Marvel decided not to use the staffers of the other comics for this and recruited editor Paul Laikin (he uses the name Paul Lamont for this issue, maybe due to some other contractual obligation). Having edited Cracked and Sick and written for Mad before this, he wasn't able to afford A-list artists like he did there, as we shall soon see. Most likely he wrote most of the issues himself under various pseudonyms, since most of the articles credited to other writers are similar to the articles he wrote for other magazines and were sometimes names of relatives and anagrams of each other. Though Laikin's run is derided by many, some issues from this time are fairly valuable because of the paintings of celebrities on their covers, as we shall see in future posts.
Here are some excerpts from #15, the January 1976 issue.
They continued to use cover artist Nick Cardy.
The inside front cover had an “International Swindlers' Certificate”
There was some inventory left over from previous issues, since the first few issues of the "new" Crazy had a few articles by Marvel staffers, like this Jaws parody from Stu Schwartzberg and Marie Severin.
Here's another example of the one-page "poster" fillers that were now a trademark of the magazine.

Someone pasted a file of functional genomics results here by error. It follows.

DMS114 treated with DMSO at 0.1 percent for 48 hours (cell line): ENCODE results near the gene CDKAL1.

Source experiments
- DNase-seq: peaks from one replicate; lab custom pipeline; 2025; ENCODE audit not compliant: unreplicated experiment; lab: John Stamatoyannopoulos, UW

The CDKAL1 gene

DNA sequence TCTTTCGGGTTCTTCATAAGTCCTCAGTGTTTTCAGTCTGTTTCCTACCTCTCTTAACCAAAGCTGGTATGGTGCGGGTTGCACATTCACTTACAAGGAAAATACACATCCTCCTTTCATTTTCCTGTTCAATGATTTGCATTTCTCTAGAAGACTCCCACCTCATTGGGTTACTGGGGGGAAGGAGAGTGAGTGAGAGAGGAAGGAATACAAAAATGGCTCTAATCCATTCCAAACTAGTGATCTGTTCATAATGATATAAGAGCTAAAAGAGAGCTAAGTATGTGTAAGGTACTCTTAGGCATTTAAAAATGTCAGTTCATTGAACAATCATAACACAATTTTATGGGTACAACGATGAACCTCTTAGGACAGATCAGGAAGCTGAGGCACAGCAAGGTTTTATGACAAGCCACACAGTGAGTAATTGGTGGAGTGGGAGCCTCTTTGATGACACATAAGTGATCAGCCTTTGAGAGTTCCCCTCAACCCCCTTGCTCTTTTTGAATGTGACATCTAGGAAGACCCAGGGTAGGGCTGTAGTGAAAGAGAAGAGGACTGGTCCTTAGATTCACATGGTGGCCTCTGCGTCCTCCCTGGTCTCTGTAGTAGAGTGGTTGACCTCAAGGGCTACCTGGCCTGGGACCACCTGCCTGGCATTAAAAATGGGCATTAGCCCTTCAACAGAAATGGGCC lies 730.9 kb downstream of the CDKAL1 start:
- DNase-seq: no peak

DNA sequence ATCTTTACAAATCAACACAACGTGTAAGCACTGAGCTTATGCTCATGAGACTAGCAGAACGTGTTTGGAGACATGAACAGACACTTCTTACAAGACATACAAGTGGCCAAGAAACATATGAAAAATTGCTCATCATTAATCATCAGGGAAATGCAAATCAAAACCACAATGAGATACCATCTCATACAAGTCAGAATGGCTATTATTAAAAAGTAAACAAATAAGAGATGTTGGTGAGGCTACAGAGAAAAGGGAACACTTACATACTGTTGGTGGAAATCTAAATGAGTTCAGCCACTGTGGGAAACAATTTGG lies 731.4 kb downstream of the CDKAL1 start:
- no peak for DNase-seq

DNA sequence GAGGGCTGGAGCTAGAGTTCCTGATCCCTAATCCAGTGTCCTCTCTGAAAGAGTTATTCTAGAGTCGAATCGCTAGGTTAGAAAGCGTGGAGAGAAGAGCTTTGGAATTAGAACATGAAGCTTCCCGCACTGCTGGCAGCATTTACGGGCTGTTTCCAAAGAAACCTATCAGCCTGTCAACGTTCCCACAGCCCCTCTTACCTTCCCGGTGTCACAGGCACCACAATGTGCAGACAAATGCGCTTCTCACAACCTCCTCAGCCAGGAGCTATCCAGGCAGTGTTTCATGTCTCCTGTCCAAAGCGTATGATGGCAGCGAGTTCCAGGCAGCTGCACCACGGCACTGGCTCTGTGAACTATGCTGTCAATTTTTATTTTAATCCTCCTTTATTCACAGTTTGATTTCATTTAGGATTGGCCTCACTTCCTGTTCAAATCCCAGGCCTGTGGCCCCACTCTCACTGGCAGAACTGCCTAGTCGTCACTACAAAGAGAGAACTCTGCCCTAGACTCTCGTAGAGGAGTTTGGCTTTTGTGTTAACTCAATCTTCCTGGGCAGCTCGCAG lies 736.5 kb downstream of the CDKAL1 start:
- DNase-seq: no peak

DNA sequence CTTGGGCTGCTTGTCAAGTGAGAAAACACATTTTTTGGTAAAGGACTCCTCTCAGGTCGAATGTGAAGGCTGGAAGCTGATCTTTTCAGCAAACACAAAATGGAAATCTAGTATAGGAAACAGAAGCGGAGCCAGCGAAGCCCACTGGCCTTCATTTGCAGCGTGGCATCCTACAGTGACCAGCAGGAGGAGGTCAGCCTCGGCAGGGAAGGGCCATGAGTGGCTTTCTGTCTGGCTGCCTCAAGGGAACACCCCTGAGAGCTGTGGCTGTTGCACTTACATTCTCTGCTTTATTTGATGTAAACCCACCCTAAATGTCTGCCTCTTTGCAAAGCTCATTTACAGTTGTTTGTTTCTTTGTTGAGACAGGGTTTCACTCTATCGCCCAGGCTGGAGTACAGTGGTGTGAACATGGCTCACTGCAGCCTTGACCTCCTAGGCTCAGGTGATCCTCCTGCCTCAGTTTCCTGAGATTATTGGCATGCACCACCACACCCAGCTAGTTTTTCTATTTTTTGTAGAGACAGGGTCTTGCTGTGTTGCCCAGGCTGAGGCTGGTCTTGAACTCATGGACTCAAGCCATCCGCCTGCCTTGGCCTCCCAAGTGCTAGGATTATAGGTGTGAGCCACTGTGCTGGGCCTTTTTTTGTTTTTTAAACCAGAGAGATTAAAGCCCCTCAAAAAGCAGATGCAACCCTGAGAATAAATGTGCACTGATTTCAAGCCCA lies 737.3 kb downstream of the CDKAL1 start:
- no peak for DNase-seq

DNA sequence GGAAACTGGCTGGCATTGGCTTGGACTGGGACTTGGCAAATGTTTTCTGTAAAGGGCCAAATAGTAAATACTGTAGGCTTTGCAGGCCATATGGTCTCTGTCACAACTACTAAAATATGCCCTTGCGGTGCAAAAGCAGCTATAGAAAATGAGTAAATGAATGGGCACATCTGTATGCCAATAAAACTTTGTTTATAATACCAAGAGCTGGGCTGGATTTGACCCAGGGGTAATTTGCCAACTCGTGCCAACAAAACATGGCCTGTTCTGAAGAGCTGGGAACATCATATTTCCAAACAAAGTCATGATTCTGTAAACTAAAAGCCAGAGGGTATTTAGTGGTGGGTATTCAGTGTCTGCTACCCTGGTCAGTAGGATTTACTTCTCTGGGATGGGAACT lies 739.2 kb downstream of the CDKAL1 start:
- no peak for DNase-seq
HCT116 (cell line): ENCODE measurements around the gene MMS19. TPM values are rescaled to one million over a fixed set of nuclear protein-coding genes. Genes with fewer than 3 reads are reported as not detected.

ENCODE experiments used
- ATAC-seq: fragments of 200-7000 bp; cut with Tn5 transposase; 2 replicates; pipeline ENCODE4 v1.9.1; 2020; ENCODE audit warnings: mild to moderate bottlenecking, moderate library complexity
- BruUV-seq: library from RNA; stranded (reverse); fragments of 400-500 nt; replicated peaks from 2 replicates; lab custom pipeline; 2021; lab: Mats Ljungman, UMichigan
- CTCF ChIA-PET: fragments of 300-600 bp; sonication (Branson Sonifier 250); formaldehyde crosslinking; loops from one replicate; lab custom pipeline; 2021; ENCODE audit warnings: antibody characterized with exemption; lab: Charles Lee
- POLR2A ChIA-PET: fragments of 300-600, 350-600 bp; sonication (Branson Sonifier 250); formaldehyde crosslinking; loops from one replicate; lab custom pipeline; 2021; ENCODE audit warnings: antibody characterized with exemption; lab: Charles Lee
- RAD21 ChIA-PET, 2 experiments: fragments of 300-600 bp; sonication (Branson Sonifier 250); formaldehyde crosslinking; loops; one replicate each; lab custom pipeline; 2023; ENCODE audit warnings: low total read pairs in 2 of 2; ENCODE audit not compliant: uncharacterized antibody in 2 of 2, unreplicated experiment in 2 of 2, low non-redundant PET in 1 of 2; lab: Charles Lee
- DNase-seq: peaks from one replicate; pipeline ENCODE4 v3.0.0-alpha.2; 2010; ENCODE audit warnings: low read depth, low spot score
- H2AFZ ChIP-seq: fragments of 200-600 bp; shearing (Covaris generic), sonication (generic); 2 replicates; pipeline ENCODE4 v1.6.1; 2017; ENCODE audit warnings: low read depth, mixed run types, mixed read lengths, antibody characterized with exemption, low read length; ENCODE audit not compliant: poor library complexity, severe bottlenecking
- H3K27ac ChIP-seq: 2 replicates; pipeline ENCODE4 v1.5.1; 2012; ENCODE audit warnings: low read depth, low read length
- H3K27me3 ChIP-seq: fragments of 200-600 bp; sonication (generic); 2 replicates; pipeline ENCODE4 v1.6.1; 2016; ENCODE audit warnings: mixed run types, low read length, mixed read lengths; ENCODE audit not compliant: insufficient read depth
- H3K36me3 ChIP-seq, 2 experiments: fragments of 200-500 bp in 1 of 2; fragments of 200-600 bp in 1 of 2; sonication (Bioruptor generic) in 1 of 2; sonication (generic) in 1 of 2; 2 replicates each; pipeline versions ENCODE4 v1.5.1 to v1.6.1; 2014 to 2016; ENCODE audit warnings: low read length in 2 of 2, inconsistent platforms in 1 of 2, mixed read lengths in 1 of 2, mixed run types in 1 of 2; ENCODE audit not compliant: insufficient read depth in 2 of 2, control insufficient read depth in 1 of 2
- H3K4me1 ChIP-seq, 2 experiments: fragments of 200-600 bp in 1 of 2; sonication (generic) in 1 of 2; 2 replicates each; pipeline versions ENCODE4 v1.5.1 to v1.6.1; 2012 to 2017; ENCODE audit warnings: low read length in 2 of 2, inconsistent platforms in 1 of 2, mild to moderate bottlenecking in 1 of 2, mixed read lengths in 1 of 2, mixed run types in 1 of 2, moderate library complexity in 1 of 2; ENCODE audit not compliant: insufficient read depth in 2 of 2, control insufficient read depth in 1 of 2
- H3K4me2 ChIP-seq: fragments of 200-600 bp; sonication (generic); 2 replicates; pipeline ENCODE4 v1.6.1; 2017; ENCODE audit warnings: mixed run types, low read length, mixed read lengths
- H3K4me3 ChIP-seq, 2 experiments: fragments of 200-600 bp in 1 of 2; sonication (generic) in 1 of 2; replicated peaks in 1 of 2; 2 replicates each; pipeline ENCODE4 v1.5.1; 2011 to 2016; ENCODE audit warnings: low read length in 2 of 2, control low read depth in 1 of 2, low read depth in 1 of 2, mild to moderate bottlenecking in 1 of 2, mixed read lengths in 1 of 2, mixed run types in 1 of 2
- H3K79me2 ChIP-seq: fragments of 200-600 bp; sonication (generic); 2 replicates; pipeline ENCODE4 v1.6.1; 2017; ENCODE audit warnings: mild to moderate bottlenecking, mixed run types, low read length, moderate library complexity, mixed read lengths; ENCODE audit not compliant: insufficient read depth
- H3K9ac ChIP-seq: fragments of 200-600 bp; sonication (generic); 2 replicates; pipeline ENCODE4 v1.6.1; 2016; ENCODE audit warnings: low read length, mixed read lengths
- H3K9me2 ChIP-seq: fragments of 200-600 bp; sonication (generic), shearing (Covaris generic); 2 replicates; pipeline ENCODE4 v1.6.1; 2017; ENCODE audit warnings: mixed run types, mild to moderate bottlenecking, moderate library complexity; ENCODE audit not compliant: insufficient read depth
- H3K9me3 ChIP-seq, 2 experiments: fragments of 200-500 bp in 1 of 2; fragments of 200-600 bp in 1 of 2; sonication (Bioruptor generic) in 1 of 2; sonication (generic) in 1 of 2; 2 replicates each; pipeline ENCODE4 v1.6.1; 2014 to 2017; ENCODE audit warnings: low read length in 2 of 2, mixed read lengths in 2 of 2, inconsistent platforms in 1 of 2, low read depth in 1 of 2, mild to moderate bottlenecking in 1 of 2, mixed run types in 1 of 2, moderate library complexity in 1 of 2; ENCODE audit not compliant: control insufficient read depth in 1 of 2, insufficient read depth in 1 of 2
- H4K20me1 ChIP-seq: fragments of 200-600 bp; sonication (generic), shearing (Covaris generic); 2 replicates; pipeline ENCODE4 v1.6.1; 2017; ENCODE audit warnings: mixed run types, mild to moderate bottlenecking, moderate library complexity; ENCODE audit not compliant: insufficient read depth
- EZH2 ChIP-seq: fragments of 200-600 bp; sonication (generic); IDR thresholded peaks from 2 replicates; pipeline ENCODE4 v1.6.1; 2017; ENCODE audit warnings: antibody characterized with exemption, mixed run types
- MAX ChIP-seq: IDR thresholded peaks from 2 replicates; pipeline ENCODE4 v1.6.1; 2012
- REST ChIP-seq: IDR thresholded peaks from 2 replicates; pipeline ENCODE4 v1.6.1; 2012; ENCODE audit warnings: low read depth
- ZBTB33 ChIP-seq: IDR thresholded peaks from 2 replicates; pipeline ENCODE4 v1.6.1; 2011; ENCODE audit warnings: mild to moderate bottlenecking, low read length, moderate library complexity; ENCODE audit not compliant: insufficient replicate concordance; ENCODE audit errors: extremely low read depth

Here's what was probably left over from the previous regime from Vance Rodewalt interspersed throughout. Note what looks like an editor's mark in one panel, an example of the sloppiness the magazine occasionally had because of its grueling monthly schedule needed to outdo the frequency of its competitors.
Another article that was probably left over from previous editorships.
Good News/Bad News was a page of jokes with clip-art written by “Frank Wail”, Most likely a Laikin pseudonym.
They continued to serialize excerpts from Will Eisner's books.
Another example of articles meant for previous issues.
The magazine now had marginal jokes similar to the one-liners on Laugh-In
An artist from the earlier issues was longtime Warren editor Bill DuBay.
Then the rest of Lee Marrs' Crazy Lady, and a new recurring feature of one-liners called Crazy News of the Month.
They needed to use the last of the recurring History of Moosekind
The back cover had Crazy Record Labels, an example of the "fake-out" parodies they would do which you could paste over the real thing.
Next Monday: Excerpts from CRAZY #16.
For Whom the Drum Beats-Steve Ditko-1961 - Another of the many striking examples of wonderful pre-Spidey Ditko splashes.
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